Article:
Of all the questions we ask ourselves, “Am I ready to be a parent?” is probably the biggest one (followed by “What should I wear on that first date?” and “Should we go for dinner or drinks?”). But all kidding aside, knowing when the time is right to become a parent can be downright difficult. Even us non-lawyer types can convincingly argue both sides and sway even the toughest of juries (ourselves, our besties, and our family) to see it our way. Add to that deciding to go at this on your own, and the decision can be even more difficult. When embarking on single parenthood, you need to think about things like sperm source, fertility medications, inseminations, and ultrasounds. Sorting this stuff out can make even the most level-headed among us a little loopy.
But just like any legal battle, evidence is needed before a decision can be made. And to get to that decision, it takes time, research, and a whole lot of effort! Deciding if, when, and even how to have a baby without a partner is no different. It takes a lot of thought and evidence before you can reach your decision. And although it is unlikely that we will be sitting with you when your personal verdict is delivered, we can offer some advice on how to craft your argument about if single parenthood is right for you (#PROSandCONS).
- You are ready to be a mother. You don’t want to freeze your eggs and think about becoming a parent in the future but are ready to become a parent (without a plus one) today.
- You no longer want to wait for someone else to do this with—you are pretty sure that you can do this on your own.
- You spoke with a fertility specialist, reviewed all options, and are cleared for pregnancy (a.k.a. you are in good health, your reproductive organs ready, and you have selected a sperm source).
- You have thought about your decision for a while; it was not made in haste.
- You are not physically your best you. While most of us can tolerate pregnancy (aside from the back pain, the constant urge to pee, and the swollen hands and feet), there are some medical conditions that preclude us from getting pregnant. Although most of them can be fixed (blood pressure can be controlled, diabetes can be regulated, and seizure medications, changed), it is super important that you deal with all of this before you get pregnant.
- You are not financially stable. Kids cost money! And while you certainly don’t need to be a billionaire before you bring a baby into this world, you do want to make sure that your financials are in order before you start a family.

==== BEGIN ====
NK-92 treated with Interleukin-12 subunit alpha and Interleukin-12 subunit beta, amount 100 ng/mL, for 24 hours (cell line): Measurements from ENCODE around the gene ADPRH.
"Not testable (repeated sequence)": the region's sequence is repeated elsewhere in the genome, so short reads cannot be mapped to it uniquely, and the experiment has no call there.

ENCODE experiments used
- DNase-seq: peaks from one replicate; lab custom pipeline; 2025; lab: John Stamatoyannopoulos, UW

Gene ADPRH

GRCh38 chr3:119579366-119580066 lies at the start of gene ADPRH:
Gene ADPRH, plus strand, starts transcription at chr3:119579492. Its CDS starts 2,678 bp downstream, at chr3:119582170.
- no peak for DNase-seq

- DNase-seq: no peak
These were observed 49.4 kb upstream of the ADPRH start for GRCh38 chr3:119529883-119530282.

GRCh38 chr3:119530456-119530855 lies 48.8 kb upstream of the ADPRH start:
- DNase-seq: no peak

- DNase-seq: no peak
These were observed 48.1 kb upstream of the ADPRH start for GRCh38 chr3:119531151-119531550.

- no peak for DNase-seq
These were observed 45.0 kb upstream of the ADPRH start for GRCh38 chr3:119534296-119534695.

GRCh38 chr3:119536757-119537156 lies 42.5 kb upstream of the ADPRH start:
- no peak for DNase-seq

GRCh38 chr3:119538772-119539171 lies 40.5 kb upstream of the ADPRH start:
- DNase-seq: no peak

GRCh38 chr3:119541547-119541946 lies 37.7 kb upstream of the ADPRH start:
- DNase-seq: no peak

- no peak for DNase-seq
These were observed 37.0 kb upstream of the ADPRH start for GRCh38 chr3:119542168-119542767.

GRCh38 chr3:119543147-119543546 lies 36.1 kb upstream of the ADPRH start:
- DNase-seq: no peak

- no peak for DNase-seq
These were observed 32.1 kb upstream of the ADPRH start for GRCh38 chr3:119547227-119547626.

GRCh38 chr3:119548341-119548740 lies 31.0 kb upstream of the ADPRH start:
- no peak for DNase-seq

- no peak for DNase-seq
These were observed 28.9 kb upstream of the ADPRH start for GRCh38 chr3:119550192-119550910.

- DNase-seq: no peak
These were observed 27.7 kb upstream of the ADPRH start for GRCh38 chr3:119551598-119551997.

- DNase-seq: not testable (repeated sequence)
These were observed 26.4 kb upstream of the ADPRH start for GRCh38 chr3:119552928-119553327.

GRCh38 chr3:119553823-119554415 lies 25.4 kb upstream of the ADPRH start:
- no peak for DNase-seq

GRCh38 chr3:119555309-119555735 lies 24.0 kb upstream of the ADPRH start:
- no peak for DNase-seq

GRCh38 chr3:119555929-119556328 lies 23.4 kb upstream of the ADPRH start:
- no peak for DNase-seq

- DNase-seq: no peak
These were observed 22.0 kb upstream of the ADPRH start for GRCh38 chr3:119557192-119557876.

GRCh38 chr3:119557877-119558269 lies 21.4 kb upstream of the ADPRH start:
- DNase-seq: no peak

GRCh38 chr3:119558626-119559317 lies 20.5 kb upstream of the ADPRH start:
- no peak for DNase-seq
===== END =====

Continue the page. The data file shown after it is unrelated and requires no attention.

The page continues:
- You are not emotionally ready. Children require A LOT of attention and time. They are pretty much all-consuming all of the time. Make sure you are ready to give of yourself to someone else before you go all in.
- While you want to be a parent, you don’t want to be a single parent by choice.
Odds are that, although our list may not match your list, there is probably a good amount of overlap. Minus the few additions or subtractions, at the heart of it lies the big question: “Are you ready to do this on your own?” And while we as physicians can’t tell you which way your “jury” will go (a.k.a. are you ready to do this?) we can tell you if your uterus, your ovaries, and your body are ready do this.
Furthermore, no matter how long that list is, we can assure you that while you may be thinking of this as single parenthood or as “having a baby on your own,” you are really never alone. You have friends, you have family, you have your fertility team, and you have an entire community of individuals who have also become single parents (many who are eager to share their experiences and offer advice). Go and speak to your OB/GYN and/or a fertility doctor—they can not only provide you with the information about the process but also help you make this baby thing happen.
We will make this closing argument brief. If you want to be a parent, you can become a parent. The modern family has many different faces. Find out what you want yours to be, and shape it. In this courtroom, you write your own verdict. While the process of becoming a parent may take a slightly circuitous path, with a knowledgeable physician and a good support system, you can certainly do this—case closed!